Atlanta United continued its busy offseason with the loan signing of Venezuelan right-back Ronald Hernandez from Aberdeen.
The 23-year-old has been a rumored target for the Five Stripes for a while now and will add experience and depth to what is quickly becoming an exciting roster.
Gabriel Heinze’s squad is starting to take shape, but where does Hernandez fit into it all? Let’s take a look.
What role will Hernandez play for Atlanta United?
One of the greatest creator-to-goalscorer relationships in Major League Soccer over recent years was Julian Gressel’s partnership with Josef Martinez, with the former setting up eight goals for the latter during the 2019 regular season alone.
The arrival of Brooks Lennon prior to the 2020 season was supposed to offset the departure of Gressel, but Martinez’s ACL injury put pay to that idea. Lennon clearly has a decent delivery, completing 24 crosses into the 18-yard box last season — at least three times more than any other Atlanta player — but he by no means has that right-back or right-wing-back role locked down.
Hernandez — a 17-time international at the senior level for Venezuela — will be directly competing with Lennon for this spot. Prior to joining Aberdeen in January 2020, Hernandez spent two-and-a-half years in Norway with Stabaek, where he managed seven assists in 61 appearances. Sure, they’re not Gressel numbers, but his 2019 campaign especially, where he notched four assists in 27 league appearances, is extremely solid given he played for a side that finished right in mid-table as the fifth-lowest scorers in the league.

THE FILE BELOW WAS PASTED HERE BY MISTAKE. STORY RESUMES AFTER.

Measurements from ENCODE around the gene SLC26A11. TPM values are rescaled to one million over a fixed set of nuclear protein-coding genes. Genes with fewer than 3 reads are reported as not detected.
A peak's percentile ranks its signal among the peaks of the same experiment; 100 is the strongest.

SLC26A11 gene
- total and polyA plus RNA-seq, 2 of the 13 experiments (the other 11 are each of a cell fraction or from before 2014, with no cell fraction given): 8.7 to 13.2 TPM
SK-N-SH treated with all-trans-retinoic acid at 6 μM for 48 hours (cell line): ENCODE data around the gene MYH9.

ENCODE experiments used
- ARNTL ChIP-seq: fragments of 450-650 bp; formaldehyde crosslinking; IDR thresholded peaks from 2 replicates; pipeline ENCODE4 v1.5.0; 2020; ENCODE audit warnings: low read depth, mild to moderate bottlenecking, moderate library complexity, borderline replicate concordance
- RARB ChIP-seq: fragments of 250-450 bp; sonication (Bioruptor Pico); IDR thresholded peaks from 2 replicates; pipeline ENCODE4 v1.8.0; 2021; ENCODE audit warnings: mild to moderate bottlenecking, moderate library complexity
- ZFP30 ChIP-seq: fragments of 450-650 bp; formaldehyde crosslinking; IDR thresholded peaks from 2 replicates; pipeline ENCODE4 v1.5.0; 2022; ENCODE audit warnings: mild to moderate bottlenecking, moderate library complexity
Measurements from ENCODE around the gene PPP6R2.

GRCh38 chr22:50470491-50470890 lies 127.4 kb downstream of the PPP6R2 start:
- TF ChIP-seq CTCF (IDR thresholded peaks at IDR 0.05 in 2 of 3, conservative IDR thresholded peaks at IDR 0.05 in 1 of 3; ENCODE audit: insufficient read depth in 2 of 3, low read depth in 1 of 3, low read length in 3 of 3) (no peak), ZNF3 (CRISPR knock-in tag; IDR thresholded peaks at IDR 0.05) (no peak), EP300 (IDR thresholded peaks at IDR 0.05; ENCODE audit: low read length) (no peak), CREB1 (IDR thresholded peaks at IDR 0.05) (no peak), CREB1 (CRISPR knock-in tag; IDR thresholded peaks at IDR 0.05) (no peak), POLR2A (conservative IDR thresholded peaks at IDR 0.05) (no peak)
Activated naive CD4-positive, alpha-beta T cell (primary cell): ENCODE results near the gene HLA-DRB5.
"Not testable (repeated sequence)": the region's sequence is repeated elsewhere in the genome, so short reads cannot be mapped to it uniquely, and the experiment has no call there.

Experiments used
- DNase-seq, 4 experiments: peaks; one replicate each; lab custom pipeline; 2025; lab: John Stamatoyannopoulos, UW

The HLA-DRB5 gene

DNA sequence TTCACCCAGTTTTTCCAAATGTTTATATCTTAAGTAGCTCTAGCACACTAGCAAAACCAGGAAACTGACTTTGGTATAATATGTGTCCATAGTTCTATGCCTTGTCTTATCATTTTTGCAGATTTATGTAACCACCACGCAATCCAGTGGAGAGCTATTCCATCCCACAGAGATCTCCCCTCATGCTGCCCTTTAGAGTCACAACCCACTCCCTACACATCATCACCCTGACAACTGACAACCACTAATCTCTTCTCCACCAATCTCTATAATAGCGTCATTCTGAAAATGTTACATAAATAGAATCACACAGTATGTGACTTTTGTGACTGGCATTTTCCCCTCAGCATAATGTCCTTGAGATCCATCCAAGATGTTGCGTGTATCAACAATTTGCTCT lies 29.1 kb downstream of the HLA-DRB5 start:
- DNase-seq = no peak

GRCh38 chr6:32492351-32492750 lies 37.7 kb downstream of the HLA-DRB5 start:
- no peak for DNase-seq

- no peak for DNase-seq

Looking at his actions map from that campaign below (provided by Smarterscout), you can see Hernandez is very much a two-way full-back, eager to get involved in his side’s play at both ends of the pitch, while also unafraid to drift inside to provide his team with a numerical advantage through the middle.
Also worth noting is the level of short passes as he gets into the opposition half, where he will get involved in short passing sequences with his teammates, as well as his propensity to go it alone when he gets to the top of the box, even if he can run down the odd blind alley.
“It’s difficult to predict how his end product will translate to MLS given the complicated last two years he’s had, but this is, by all means, a player who’s shown he can set up goals,” Dominic Bisogno of FUTVE English told Dirty South Soccer. “Playing with someone like Josef Martínez, with who he has a certain amount of history, could potentially unlock a new wavelength for him in the attack.”
According to Smarterscout’s style ratings, which score a player from 1-99 on specific traits in a similar fashion to the FIFA video games, Hernandez is extremely strong on the ground both with and without possession, with his speed and tenacity making him tough to dribble past, while also making him a powerful asset going forward.
Clearly, there is room for improvement when it comes to ball retention and Hernandez is prone to losing the ball needlessly in his own half. But overall, he is a player with plenty of energy and mobility, with plenty of attacking instincts, so should fit very well into Heinze’s system.
Why didn’t it work at Aberdeen and can Hernandez hit the ground running in MLS?
Given his awful run at Aberdeen, playing just six games since January 2020, it’s fair to say there is an understandable level of skepticism among Atlanta United supporters around what Hernandez can actually offer to the team. However, it’s important to remember that Josef Martinez himself arrived in Georgia off the back of a poor spell across the Atlantic, and soon went on to become one of the, if not the best striker in North America.